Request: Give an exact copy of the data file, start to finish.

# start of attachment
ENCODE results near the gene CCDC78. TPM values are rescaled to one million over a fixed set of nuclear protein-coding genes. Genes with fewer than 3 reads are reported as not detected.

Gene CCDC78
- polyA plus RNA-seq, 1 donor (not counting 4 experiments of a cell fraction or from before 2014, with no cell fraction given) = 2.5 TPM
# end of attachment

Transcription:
ENCODE results near the gene CCDC78. TPM values are rescaled to one million over a fixed set of nuclear protein-coding genes. Genes with fewer than 3 reads are reported as not detected.

Gene CCDC78
- polyA plus RNA-seq, 1 donor (not counting 4 experiments of a cell fraction or from before 2014, with no cell fraction given) = 2.5 TPM